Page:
Water-based fuel cell converts carbon emissions to electricity

Carbon emissions are one of the big concerns impacting climate change, with projects from the development of carbon dioxide-scrubbing plants to businesses pledging to offset their carbon emissions being suggested as ways to reduce our carbon footprint. Now scientists from South Korea have come up with a breakthrough concept which can turn carbon emissions into usable energy.

Scientists from the Ulsan National Institute of Science and Technology (UNIST) developed a system which can continuously produce electrical energy and hydrogen by dissolving carbon dioxide in an aqueous solution. The inspiration came from the fact that much of the carbon dioxide produced by humans is absorbed by the oceans, where it raises the level of acidity in the water. Researchers used this concept to “melt” carbon dioxide in water in order to induce an electrochemical reaction. When acidity rises, the number of protons increases, and these protons attract electrons at a high rate. This can be used to create a battery system where electricity is produced by removing carbon dioxide.

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This is a schematic illustration of Hybrid Na-CO2 System and its reaction mechanism. UNIST

The elements of the battery system are similar to a fuel cell, and include a cathode (sodium metal), a separator (NASICON), and an anode (catalyst). In this case, the catalysts are contained in the water and are connected to the cathode through a lead wire. The reaction begins when carbon dioxide is injected into the water and begins to break down into electricity and hydrogen. Not only is the electricity generated obviously useful, but the produced hydrogen could be used to fuel vehicles as well. The current efficiency of the system is up to 50 percent of the carbon dioxide being converted, which is impressive, although the system only operates on a small scale.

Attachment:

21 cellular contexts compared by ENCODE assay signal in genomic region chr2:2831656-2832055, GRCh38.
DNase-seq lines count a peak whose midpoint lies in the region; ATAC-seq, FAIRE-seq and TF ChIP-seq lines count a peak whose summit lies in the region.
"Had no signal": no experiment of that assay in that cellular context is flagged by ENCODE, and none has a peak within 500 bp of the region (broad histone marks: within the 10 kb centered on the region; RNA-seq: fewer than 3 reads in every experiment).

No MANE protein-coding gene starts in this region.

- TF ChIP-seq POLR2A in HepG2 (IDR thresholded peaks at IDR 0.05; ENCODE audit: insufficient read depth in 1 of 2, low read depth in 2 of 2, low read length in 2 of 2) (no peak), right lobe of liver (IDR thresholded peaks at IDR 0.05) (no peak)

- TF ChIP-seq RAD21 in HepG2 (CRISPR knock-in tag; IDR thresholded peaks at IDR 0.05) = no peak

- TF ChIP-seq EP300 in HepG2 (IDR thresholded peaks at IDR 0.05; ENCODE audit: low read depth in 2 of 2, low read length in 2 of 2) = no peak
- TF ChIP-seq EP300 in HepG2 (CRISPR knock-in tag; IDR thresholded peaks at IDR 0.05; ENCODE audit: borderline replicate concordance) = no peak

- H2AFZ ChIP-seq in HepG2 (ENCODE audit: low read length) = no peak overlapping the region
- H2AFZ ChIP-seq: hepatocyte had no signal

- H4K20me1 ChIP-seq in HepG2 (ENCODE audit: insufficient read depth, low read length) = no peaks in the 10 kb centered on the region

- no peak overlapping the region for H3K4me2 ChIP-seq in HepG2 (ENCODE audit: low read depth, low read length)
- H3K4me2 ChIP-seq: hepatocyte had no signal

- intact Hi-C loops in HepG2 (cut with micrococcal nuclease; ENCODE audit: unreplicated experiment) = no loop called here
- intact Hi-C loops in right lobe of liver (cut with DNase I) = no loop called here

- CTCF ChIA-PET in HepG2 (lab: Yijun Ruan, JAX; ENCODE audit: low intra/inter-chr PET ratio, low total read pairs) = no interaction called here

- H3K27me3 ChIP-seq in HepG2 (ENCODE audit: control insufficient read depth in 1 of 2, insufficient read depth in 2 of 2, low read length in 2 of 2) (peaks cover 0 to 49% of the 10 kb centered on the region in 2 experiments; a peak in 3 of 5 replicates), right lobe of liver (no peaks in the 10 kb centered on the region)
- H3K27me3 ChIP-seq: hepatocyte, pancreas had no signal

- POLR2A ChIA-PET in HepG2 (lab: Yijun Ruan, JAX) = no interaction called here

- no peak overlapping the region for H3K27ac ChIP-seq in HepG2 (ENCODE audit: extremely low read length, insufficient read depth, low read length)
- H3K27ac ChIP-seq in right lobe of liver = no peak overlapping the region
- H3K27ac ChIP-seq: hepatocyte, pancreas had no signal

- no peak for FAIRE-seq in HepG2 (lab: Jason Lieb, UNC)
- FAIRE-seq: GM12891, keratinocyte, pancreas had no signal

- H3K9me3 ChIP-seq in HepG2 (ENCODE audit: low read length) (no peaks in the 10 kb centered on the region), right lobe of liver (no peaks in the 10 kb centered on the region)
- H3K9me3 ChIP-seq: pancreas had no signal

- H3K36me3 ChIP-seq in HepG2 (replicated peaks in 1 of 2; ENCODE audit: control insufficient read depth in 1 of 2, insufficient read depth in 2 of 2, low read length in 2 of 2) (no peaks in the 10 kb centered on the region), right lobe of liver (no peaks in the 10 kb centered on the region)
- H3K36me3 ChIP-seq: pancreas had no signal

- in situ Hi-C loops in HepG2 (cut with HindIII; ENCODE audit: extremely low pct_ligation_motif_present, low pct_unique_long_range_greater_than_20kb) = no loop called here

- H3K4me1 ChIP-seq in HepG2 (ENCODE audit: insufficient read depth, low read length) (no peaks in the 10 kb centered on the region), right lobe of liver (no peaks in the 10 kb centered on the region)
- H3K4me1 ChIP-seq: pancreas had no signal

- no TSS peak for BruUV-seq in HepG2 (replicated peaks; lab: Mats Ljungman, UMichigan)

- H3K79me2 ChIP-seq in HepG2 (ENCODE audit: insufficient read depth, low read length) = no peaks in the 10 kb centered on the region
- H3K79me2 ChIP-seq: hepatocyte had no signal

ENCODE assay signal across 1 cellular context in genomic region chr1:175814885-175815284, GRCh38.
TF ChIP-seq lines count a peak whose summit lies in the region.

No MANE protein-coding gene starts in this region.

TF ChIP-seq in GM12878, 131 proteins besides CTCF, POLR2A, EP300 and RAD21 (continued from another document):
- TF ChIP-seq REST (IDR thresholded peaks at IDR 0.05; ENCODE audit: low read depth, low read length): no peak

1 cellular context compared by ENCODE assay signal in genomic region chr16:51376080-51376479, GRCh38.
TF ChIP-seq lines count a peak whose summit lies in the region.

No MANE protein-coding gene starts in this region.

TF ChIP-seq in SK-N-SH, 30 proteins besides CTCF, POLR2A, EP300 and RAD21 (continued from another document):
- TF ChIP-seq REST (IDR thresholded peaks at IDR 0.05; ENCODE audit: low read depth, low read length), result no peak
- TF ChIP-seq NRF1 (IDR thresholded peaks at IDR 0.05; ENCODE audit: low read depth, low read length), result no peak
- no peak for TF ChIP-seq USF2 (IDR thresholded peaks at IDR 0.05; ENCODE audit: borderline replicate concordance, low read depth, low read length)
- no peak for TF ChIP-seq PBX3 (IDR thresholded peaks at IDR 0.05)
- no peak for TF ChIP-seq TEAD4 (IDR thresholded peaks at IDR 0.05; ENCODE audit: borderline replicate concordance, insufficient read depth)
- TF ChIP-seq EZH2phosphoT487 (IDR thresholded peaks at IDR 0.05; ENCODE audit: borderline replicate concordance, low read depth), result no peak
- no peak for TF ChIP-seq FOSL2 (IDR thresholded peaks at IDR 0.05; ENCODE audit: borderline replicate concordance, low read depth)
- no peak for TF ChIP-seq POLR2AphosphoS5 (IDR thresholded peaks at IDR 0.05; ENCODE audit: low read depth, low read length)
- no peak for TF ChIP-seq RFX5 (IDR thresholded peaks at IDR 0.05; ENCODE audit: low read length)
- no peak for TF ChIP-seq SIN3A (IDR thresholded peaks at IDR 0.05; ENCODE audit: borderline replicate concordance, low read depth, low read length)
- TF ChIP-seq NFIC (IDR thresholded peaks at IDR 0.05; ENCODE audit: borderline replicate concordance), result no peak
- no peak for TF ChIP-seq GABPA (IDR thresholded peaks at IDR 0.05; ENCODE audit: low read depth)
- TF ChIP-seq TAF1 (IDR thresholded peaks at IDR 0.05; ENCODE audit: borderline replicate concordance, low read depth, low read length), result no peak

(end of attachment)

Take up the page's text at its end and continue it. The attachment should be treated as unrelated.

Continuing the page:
“Carbon capture, utilization, and sequestration (CCUS) technologies have recently received a great deal of attention for providing a pathway in dealing with global climate change,” Professor Guntae Kim of the School of Energy and Chemical Engineering at UNIST said in a statement. “The key to that technology is the easy conversion of chemically stable CO2 molecules to other materials. Our new system has solved this problem with [the] CO2 dissolution mechanism.”

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